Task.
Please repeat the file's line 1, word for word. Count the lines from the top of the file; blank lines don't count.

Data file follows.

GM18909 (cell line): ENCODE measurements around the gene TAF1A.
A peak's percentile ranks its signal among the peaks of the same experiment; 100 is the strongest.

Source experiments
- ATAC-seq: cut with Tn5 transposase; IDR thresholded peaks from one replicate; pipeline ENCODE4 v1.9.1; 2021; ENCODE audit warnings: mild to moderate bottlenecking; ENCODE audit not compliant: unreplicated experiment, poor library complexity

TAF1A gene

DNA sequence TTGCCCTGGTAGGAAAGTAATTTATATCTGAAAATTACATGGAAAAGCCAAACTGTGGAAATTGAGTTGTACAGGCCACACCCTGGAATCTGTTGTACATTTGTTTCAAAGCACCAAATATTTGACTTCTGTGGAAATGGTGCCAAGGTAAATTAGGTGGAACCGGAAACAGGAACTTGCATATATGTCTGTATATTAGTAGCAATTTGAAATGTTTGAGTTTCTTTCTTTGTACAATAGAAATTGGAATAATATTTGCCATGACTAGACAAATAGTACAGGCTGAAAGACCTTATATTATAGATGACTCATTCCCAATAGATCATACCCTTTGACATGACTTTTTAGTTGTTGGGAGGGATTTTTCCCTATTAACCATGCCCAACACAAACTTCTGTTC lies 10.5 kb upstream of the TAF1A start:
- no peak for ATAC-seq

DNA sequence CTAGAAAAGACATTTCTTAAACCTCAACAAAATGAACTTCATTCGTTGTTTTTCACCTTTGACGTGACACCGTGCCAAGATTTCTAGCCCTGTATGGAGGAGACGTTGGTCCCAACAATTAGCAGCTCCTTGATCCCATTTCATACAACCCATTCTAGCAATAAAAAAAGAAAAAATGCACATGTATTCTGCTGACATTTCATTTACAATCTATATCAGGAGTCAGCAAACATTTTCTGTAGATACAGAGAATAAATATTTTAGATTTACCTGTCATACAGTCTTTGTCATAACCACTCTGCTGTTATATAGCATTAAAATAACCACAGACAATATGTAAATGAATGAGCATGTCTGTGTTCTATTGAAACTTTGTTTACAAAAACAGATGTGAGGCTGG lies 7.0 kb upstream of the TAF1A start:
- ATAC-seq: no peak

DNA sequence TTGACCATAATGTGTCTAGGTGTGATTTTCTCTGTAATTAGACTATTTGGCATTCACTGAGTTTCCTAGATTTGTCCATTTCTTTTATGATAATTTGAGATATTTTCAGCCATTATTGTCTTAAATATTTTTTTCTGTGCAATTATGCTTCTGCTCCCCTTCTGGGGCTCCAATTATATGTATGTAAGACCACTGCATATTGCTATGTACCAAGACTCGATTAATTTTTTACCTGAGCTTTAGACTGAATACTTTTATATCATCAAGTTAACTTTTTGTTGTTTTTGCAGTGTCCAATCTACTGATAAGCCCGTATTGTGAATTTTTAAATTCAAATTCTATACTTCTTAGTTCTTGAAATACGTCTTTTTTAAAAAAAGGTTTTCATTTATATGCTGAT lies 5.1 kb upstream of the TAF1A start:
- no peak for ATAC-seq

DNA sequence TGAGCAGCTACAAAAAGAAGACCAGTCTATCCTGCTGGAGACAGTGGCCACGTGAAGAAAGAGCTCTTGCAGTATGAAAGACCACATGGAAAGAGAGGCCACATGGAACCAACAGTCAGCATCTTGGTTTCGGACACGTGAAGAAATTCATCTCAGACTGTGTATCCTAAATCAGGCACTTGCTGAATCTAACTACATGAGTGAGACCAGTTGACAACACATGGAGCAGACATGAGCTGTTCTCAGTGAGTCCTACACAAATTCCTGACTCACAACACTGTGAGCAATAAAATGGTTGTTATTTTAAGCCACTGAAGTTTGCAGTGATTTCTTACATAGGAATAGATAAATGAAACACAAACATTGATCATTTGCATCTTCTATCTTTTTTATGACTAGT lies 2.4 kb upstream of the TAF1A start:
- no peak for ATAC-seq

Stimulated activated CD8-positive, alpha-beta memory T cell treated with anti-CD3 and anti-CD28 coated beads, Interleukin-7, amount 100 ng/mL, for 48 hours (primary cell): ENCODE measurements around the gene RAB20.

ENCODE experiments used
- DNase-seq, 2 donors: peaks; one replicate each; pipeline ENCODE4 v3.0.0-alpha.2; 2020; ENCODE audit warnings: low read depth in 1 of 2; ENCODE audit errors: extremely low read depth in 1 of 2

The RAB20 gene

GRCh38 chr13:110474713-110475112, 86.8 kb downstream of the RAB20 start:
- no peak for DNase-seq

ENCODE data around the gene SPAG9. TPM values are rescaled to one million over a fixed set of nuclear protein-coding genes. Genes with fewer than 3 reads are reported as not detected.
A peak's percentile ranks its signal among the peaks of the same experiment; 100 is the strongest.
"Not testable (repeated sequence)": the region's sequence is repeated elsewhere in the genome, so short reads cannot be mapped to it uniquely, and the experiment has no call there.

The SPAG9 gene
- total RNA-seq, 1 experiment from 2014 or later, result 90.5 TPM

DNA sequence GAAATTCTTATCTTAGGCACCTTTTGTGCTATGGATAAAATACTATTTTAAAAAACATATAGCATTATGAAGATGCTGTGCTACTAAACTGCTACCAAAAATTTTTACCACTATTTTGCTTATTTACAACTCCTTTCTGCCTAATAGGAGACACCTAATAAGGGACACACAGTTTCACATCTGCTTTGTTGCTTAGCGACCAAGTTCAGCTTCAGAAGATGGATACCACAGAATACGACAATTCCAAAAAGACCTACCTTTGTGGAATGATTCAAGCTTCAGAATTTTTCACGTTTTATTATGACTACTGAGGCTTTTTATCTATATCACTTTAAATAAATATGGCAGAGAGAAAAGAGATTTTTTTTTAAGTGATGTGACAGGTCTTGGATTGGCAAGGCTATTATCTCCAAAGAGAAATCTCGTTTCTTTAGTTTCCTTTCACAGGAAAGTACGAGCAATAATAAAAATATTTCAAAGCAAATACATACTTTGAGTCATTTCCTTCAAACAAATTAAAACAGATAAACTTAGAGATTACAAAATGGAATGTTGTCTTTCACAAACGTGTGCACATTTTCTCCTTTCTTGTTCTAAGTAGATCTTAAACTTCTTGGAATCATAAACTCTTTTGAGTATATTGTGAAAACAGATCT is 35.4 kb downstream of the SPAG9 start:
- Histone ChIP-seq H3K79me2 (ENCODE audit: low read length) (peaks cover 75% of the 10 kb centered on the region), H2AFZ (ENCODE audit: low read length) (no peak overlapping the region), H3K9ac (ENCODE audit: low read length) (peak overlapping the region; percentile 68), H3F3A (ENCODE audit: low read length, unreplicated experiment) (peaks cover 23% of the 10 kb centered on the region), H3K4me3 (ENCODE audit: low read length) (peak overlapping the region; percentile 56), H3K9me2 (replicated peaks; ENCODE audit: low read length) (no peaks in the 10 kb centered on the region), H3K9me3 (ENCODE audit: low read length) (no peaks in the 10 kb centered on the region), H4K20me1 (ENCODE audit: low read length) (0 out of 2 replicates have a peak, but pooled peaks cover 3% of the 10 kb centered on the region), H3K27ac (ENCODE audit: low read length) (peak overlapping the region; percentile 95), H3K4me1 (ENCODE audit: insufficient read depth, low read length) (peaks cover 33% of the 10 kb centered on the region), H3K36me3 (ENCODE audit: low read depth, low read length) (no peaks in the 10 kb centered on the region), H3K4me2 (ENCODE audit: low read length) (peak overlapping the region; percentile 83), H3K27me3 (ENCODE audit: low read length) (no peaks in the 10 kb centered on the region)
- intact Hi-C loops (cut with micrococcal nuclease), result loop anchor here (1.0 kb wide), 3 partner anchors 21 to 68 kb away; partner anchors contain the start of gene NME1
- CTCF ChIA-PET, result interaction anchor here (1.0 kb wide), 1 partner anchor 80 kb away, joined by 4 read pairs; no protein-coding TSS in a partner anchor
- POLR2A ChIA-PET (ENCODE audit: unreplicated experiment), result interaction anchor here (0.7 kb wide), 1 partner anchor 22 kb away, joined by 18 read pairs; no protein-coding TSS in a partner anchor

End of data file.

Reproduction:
GM18909 (cell line): ENCODE measurements around the gene TAF1A.